Upheld legality of Japanese internment under war powers. Ex parte Endo (1944) limited Korematsu, holding that persons of proven loyalty should not be interned. Congress apologized and granted $1.25 billion in compensation to tens of thousands of survivors in 1988. This case is widely viewed as one of the U.S. Supreme Court's greatest mistakes.
In re Yamashita (1946)
Commanding officers may be held criminally liable for the acts of those under their command for mere inaction without showing that the officer knew of the act being committed by those under his command.
The President must obey the law and the courts, even when acting as Commander-in-Chief.
Brown v. Board of Education (1954)
Overturned Plessy v. Ferguson and ruled that segregation of schools is unconstitutional.
Mapp v. Ohio (1961)
Established the exclusionary rule: illegally obtained evidence cannot be used in court.
Baker v. Carr (1962)
Established the principle of one man, one vote in state and local elections. Prior to this decision, many states apportioned at least one house of the state legislature by county or some other non-population basis in a manner similar to the U.S. Senate.
Gideon v. Wainright (1963)
Ordered states to provide lawyers for those unable to afford them in criminal proceedings.
Griswold v. Connecticut (1965)
Griswold, and others violated Connecticut law in providing contraceptive information, devices, and drugs to a married Connecticut couple. They appealed their conviction to the Supreme Court, arguing the law violated the 14th Amendment. The Supreme Court agreed. Citing the First, Third, Fourth, Fifth and Ninth Amendments, the Supreme Court found that the right to privacy is implicit in the Constitution, and that it precludes laws such as Connecticut.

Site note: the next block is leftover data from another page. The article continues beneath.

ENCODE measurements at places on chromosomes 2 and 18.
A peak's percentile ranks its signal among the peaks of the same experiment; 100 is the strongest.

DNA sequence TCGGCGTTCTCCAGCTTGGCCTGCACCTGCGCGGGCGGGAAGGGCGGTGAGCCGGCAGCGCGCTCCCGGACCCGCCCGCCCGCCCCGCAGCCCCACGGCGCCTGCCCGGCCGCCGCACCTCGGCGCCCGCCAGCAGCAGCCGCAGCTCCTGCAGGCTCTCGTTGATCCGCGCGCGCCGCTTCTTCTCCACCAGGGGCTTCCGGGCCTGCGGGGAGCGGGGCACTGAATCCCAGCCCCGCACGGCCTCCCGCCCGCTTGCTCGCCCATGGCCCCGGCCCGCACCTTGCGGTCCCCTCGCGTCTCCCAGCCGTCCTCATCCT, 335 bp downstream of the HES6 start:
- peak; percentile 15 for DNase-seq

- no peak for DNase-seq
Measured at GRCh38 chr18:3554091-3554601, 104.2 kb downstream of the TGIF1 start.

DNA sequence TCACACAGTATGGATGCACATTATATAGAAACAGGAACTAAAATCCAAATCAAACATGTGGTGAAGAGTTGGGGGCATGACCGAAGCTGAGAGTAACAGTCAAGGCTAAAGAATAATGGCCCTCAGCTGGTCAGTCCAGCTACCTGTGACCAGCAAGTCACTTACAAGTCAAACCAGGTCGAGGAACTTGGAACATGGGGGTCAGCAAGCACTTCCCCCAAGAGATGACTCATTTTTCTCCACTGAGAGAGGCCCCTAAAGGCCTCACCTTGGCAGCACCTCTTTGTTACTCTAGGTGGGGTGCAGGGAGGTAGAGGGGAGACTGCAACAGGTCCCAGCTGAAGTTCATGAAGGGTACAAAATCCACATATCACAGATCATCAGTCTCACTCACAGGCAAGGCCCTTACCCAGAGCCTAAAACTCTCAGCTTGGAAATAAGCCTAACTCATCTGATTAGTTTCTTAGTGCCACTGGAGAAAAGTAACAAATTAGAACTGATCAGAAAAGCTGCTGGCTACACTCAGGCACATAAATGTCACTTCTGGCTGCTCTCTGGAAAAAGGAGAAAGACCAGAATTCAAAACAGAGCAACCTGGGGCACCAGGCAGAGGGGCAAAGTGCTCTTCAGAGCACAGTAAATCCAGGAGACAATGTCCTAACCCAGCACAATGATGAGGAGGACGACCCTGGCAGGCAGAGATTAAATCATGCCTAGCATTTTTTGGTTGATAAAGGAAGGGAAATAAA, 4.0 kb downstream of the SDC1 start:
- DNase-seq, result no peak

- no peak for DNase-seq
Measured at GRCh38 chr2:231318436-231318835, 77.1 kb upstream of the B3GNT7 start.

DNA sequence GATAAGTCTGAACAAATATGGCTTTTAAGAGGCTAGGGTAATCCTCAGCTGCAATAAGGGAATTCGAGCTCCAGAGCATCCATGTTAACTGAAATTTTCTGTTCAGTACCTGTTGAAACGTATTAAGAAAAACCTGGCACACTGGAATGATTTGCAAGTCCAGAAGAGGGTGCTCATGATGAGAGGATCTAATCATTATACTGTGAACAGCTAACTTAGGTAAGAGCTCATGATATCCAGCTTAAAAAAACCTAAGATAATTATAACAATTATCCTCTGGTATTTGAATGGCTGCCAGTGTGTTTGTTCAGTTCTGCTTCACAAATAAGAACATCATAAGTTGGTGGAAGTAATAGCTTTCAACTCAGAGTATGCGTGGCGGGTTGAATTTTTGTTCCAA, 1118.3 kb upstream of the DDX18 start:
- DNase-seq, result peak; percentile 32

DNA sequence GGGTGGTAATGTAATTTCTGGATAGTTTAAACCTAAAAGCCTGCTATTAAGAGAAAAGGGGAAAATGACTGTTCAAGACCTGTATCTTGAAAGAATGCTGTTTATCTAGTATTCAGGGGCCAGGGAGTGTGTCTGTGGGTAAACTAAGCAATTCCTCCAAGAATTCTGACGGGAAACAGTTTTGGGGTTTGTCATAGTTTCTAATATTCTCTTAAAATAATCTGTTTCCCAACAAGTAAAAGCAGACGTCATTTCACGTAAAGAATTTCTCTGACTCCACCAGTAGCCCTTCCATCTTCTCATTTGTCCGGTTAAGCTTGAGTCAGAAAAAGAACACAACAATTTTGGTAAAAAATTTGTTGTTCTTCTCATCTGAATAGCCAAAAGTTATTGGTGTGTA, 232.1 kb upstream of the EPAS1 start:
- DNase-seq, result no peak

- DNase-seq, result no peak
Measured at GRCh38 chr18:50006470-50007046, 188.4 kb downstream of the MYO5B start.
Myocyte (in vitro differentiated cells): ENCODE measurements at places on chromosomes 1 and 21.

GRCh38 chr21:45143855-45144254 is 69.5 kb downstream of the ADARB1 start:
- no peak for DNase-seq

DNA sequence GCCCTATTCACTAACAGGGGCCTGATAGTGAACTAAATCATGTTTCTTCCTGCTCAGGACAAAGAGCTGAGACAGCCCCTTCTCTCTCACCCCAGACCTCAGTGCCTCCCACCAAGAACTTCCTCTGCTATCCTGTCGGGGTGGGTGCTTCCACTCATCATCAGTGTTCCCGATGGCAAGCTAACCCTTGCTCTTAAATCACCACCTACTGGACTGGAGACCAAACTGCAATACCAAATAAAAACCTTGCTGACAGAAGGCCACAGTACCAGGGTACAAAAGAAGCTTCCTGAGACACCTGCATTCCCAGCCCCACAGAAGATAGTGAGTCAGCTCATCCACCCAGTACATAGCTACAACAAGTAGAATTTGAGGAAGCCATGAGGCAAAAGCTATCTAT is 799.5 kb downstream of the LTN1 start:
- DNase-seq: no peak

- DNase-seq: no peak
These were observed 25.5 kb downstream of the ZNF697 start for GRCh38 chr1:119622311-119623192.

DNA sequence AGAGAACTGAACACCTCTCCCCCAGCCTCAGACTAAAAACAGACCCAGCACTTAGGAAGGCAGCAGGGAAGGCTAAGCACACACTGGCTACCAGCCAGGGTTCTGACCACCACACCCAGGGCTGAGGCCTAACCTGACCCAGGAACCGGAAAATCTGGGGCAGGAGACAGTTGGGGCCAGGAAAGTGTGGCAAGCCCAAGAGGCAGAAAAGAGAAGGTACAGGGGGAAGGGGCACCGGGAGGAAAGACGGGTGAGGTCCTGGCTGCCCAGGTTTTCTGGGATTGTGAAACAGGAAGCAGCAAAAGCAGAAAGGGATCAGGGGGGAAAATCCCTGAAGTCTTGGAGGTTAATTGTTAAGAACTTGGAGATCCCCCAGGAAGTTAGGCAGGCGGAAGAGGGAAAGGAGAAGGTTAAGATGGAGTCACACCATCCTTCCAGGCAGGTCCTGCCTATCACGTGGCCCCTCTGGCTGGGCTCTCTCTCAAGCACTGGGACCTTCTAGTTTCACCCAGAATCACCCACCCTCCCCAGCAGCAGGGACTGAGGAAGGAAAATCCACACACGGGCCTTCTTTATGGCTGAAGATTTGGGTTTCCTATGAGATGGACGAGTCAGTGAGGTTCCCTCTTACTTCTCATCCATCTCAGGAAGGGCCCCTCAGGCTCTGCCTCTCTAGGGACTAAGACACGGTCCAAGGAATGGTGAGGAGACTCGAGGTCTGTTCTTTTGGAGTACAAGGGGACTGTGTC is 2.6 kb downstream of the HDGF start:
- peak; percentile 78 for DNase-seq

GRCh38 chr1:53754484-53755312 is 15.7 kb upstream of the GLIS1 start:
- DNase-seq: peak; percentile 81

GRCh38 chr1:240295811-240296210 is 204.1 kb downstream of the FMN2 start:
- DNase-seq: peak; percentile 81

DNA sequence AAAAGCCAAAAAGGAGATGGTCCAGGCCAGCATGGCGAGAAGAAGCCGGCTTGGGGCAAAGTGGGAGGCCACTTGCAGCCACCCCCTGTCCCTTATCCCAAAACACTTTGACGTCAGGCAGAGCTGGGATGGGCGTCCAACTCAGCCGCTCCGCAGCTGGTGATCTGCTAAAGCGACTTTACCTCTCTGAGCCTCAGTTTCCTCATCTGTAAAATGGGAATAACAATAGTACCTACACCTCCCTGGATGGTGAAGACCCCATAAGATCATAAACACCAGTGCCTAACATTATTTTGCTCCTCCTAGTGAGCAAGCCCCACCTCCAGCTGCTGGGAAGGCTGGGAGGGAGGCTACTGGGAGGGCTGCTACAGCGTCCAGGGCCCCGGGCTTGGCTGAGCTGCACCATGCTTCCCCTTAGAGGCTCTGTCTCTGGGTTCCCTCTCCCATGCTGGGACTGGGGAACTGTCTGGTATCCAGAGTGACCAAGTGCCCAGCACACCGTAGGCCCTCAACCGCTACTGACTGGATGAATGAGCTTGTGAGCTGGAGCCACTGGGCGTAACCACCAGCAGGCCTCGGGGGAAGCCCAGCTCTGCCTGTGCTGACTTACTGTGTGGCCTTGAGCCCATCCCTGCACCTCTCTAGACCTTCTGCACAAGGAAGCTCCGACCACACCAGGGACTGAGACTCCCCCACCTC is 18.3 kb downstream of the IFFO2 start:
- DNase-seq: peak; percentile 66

Miranda v. Arizona (1966)
Established standard requiring law enforcement officials to advise suspects of their "Miranda rights" (rights to counsel and to remain silent) before questioning. See also Criminal Procedure.
Loving v. Virginia (1967)
Overturned Virginia's miscegenation laws which outlawed mixed race marriages. The decision removed racial discrimination in the issuance of state-sanctioned marriage licenses and compelled all states to recognize mixed-race marriages.
Epperson v. Arkansas (1968)
Prohibited states from banning the teaching of evolution.
Tinker v. Des Moines (1969)
Students had a First Amendment right to wear black arm bands to their public school in protest of the Vietnam War.
Lemon v. Kurtzman (1971)
Established three part test to determine if the establishment clause has been violated: nonsecular purpose, advances/inhibits religion, and excessive entanglement with government.